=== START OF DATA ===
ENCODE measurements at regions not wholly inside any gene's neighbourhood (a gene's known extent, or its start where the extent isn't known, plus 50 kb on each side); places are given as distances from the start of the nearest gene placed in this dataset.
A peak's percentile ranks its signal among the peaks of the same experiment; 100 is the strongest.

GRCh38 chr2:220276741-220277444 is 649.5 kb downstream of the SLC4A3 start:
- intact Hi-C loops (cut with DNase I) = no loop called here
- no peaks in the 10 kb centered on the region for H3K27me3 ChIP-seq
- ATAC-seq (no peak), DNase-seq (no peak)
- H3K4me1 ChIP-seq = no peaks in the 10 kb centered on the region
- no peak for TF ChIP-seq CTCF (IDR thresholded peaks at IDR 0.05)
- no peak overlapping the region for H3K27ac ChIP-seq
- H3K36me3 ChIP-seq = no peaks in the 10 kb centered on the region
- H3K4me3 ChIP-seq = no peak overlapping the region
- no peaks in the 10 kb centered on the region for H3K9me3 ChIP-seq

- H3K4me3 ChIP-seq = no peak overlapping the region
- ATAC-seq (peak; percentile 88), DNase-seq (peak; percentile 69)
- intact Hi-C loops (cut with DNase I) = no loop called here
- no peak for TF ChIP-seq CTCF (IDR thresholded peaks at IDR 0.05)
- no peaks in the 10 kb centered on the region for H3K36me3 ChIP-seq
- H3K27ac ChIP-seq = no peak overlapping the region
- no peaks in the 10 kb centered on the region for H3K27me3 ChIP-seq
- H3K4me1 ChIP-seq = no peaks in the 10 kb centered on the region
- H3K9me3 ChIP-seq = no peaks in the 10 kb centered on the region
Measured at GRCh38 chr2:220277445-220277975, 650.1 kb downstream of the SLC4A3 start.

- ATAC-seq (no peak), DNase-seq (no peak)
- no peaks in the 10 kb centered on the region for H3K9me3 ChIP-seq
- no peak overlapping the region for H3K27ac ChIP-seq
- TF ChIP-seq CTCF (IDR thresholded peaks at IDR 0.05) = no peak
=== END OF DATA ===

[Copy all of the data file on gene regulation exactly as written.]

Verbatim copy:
ENCODE measurements at regions not wholly inside any gene's neighbourhood (a gene's known extent, or its start where the extent isn't known, plus 50 kb on each side); places are given as distances from the start of the nearest gene placed in this dataset.
A peak's percentile ranks its signal among the peaks of the same experiment; 100 is the strongest.

GRCh38 chr2:220276741-220277444 is 649.5 kb downstream of the SLC4A3 start:
- intact Hi-C loops (cut with DNase I) = no loop called here
- no peaks in the 10 kb centered on the region for H3K27me3 ChIP-seq
- ATAC-seq (no peak), DNase-seq (no peak)
- H3K4me1 ChIP-seq = no peaks in the 10 kb centered on the region
- no peak for TF ChIP-seq CTCF (IDR thresholded peaks at IDR 0.05)
- no peak overlapping the region for H3K27ac ChIP-seq
- H3K36me3 ChIP-seq = no peaks in the 10 kb centered on the region
- H3K4me3 ChIP-seq = no peak overlapping the region
- no peaks in the 10 kb centered on the region for H3K9me3 ChIP-seq

- H3K4me3 ChIP-seq = no peak overlapping the region
- ATAC-seq (peak; percentile 88), DNase-seq (peak; percentile 69)
- intact Hi-C loops (cut with DNase I) = no loop called here
- no peak for TF ChIP-seq CTCF (IDR thresholded peaks at IDR 0.05)
- no peaks in the 10 kb centered on the region for H3K36me3 ChIP-seq
- H3K27ac ChIP-seq = no peak overlapping the region
- no peaks in the 10 kb centered on the region for H3K27me3 ChIP-seq
- H3K4me1 ChIP-seq = no peaks in the 10 kb centered on the region
- H3K9me3 ChIP-seq = no peaks in the 10 kb centered on the region
Measured at GRCh38 chr2:220277445-220277975, 650.1 kb downstream of the SLC4A3 start.

- ATAC-seq (no peak), DNase-seq (no peak)
- no peaks in the 10 kb centered on the region for H3K9me3 ChIP-seq
- no peak overlapping the region for H3K27ac ChIP-seq
- TF ChIP-seq CTCF (IDR thresholded peaks at IDR 0.05) = no peak